Worryingly for FACE, the European Commission’s (EC) Communication* on the next Common Agricultural Policy (CAP) does not acknowledge the biodiversity crisis on Europe’s farmland. Of significance, the EC has confirmed that next CAP will again include a two-pillar structure whereby farmers will receive area-based payments (under Pillar I), which may not effectively deliver public goods other than food. FACE was hoping for an improved CAP structure whereby direct payments to farmers would also be clearly linked to measurable environmental outcomes. While the current CAP includes a voluntary ‘greening’ payment, most of the evidence shows that this has been ineffective, and it remains unclear as to what the next CAP will offer in this regard.

Regrettably, it is abundantly clear from the Fitness Check of the nature directives, that the implementation of EU nature policy at national level has been very ineffective. How then can we be sure that Member States will prioritise much needed action to improve biodiversity in the delivering the CAP? Voluntary agri-environment schemes under Pillar II have, in general, been unsuccessful apart from some examples, such as locally-led and results-based schemes in some parts of Europe. What is more worrying is that there is no mention of a new instrument to fund nature conservation, which hinders the opportunity for the next CAP to ensure much needed policy coherence.

The Communication does not propose how direct payments (under Pillar I) will be effectively “simplified and better targeted”, in particular, for those farmers maintaining the most biodiversity-rich (and often Natura 2000 designated) landscapes. How will these farmers be appropriately supported to ensure the current land abandonment problem is reversed? For FACE, the EC’s communication does not effectively address this issue.

The EC’s Communication also proposes a ‘delivery model’ with a more flexible approach to guarantee effective results but it states that: “Member States should bear greater responsibility and be more accountable as to how they meet the objectives and achieve agreed targets”. In this context, Member States would be accountable for “providing credible performance monitoring and reporting, underpinning the assurance of the budget”. For FACE, this is where European agriculture could fail to deliver on its biodiversity goals again.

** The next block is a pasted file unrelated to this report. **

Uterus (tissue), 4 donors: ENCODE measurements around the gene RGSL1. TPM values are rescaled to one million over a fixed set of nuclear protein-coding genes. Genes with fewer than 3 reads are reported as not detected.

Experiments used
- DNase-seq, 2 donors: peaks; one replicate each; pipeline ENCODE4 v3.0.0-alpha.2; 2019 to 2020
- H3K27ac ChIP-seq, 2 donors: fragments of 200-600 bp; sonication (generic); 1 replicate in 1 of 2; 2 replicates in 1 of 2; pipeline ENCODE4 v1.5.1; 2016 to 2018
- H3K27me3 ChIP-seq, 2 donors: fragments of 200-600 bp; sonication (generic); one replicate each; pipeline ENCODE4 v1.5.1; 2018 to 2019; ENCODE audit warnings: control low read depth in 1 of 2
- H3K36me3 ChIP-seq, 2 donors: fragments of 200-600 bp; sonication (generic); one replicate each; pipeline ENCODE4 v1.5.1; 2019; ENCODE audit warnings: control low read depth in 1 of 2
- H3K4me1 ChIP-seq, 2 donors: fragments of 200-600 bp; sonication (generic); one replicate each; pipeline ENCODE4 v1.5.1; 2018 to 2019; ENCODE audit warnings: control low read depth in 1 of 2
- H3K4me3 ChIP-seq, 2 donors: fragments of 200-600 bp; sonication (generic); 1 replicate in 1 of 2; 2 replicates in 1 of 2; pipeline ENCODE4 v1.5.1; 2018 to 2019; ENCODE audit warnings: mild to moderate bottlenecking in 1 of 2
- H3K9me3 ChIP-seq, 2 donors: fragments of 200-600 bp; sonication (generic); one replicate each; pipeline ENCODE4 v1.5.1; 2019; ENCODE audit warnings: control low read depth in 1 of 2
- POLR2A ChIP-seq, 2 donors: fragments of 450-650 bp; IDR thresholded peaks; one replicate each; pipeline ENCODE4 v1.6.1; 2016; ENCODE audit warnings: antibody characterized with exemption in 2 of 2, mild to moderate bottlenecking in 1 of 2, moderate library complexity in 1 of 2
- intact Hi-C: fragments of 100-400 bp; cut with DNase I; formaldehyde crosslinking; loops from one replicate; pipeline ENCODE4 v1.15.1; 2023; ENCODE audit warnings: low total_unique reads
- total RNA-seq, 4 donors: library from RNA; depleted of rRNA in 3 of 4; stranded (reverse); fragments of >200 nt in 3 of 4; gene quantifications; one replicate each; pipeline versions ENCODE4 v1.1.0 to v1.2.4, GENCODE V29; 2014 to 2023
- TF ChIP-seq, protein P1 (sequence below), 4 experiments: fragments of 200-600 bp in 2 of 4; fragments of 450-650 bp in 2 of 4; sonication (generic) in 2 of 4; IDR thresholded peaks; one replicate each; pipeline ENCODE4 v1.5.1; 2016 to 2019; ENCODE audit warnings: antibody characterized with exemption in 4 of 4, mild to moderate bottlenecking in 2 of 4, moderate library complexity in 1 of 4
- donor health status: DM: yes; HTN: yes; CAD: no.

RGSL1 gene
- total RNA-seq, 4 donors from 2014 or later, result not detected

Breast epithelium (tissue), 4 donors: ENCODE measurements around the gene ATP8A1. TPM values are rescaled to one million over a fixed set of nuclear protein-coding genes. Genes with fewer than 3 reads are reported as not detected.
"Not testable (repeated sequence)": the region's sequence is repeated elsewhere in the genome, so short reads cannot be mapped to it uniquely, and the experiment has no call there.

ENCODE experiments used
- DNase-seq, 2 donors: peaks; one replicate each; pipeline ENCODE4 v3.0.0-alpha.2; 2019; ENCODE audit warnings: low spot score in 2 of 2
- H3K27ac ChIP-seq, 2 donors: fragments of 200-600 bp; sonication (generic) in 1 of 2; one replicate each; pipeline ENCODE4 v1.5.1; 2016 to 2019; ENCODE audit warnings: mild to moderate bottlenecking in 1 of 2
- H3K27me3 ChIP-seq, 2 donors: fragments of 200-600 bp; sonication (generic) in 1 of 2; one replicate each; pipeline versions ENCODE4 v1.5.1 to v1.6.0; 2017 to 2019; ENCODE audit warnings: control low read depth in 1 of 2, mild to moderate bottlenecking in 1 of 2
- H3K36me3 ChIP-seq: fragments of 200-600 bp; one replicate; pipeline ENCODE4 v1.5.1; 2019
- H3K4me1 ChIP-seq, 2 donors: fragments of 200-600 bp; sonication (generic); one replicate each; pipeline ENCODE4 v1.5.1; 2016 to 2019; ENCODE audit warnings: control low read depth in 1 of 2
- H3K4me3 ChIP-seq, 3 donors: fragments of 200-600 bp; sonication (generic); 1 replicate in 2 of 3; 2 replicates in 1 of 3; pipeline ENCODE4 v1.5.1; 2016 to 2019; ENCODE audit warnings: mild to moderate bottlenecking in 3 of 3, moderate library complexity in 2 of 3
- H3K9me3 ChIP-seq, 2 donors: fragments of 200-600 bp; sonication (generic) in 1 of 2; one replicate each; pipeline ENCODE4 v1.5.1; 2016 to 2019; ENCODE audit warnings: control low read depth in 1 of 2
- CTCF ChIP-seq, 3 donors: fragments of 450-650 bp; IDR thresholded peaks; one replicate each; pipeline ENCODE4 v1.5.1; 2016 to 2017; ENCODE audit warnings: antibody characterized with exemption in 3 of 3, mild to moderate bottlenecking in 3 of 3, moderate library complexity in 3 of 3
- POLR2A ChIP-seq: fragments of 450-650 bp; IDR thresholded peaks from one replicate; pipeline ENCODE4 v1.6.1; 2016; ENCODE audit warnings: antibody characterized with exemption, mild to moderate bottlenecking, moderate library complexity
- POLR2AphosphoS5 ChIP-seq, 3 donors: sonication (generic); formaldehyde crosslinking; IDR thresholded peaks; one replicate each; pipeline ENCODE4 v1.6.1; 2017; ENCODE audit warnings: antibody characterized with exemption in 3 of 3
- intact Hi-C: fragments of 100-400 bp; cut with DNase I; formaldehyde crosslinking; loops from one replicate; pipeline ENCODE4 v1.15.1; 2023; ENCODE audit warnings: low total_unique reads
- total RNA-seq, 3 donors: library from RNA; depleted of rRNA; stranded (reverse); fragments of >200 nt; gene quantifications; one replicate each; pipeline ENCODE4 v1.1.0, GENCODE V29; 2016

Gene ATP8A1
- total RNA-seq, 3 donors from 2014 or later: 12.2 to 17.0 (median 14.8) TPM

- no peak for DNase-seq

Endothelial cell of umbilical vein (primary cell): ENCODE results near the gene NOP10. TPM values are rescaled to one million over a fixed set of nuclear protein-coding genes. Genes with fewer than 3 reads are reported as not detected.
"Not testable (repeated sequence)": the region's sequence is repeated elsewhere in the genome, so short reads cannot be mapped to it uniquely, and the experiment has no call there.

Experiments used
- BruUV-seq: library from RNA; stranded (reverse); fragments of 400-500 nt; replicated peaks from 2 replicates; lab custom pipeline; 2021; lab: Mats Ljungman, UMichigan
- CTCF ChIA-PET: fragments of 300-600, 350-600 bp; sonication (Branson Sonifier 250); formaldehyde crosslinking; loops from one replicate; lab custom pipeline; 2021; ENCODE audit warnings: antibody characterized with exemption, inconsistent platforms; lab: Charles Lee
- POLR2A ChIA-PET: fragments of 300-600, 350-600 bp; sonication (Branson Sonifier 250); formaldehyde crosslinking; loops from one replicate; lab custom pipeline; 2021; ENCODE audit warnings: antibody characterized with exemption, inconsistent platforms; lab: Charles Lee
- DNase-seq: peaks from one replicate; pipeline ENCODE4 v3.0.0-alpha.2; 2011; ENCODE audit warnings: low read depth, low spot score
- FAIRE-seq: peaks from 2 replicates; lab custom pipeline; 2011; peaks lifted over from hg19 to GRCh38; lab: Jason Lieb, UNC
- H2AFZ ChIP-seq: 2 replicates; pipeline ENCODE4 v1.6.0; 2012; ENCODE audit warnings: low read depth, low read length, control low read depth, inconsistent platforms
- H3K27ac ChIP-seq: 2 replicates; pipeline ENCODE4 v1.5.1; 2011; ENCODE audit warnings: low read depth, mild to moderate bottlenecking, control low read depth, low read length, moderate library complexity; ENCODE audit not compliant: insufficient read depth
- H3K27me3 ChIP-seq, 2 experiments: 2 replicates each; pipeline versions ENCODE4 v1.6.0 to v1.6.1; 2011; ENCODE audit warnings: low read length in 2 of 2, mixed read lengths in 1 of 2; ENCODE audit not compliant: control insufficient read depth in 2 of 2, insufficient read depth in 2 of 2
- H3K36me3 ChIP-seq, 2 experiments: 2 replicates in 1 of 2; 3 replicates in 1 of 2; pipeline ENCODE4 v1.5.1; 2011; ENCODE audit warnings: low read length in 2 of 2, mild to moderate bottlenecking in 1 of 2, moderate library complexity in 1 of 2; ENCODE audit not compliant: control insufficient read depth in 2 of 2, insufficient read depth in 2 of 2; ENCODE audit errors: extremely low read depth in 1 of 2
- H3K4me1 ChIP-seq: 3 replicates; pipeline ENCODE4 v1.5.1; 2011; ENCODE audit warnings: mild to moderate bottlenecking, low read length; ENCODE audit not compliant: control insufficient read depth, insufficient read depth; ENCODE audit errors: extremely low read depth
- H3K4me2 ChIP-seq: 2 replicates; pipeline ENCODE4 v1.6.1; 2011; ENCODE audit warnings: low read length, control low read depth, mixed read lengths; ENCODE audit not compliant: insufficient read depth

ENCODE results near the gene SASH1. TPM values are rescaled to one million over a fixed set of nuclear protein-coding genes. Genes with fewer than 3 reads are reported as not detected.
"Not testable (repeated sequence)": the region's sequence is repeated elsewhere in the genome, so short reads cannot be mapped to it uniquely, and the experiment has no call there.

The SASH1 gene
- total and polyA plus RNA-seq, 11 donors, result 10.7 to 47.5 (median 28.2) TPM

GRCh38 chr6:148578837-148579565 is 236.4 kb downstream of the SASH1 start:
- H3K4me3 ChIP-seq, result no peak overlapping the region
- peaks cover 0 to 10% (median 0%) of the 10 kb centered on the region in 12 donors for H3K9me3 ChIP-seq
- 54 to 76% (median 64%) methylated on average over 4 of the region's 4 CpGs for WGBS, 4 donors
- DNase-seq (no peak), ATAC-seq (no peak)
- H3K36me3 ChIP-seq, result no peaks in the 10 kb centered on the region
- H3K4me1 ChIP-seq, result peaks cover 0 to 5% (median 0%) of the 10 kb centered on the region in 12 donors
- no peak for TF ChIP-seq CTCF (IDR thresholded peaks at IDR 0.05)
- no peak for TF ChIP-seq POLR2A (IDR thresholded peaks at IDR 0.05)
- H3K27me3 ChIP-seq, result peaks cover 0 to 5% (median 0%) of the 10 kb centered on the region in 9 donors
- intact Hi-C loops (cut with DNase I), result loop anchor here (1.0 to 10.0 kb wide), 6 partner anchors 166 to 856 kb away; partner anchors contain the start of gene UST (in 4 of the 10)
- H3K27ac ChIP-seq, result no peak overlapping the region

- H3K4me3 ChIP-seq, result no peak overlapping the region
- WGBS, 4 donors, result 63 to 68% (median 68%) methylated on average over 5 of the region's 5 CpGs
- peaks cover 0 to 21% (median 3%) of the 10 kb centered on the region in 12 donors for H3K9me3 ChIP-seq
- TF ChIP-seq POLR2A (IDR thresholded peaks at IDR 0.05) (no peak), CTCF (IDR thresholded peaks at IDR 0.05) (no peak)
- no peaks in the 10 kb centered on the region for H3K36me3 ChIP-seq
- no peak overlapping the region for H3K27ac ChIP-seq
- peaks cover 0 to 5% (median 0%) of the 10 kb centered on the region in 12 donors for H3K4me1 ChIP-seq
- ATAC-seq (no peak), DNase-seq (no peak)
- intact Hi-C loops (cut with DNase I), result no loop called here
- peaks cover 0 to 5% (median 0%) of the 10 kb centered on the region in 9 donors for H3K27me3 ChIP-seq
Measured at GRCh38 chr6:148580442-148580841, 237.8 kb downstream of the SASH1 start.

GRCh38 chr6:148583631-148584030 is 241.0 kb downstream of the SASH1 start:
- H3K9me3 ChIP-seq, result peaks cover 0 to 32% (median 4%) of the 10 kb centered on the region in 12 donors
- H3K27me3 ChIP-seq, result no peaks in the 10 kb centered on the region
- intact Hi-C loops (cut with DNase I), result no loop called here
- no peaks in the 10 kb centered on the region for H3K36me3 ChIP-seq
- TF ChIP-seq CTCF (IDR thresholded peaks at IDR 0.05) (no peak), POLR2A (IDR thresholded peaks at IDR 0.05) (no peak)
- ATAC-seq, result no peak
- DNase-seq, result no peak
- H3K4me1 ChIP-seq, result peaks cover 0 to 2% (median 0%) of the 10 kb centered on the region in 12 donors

Further, FACE also notes the use of the problematic term “environmental care” in the EC’s Communication. It remains to be clarified whether this means ‘caring’ for Europe’s remaining depleted farmland habitats and species instead focusing on restoration?

Source: European Environment Agency/ European Bird Census Council

While it is welcome that the Communication notes that the next CAP must have a “strong commitment to deliver public goods and ecosystems services related to soil, water, biodiversity, air quality, climate action and the provision of landscape amenities”, many open questions need to be answered such as:

How will this be achieved in a strategic and measurable way?
What if Member States do not define quantified targets to ensure that these agreed environmental and climate objectives are met?
What if Member States do not choose to prioritise the delivery of environmental goals at national level?
What if Member States or the EC fail design adequate compliance and control frameworks?
What if the proposed “CAP strategic plan” does not sufficiently oblige Member States to ensure policy coherence?
According to Ludwig Willnegger, FACE Secretary General: “FACE is deeply concerned that this proposal may lead to Europe’s 7 million hunters seeing further declines and extinctions in small game populations and other non-huntable species. Now the Commission has considerable work to do to demonstrate how the next CAP will deliver results in the field so that some of the ambitious points in the Communication become reality”.

* In February, the European Commission (EC) launched a major consultation on the future of the Common Agricultural Policy (CAP). FACE replied calling for a more sustainable CAP that addresses the biodiversity crisis on Europe’s farmland, which is affecting the status of many huntable and non-huntable species. Over 250,000 citizens and 600 civil society organisations called for a more sustainable CAP post 2020. Last week, the EC published its Communication outlining on what the next CAP will look like.


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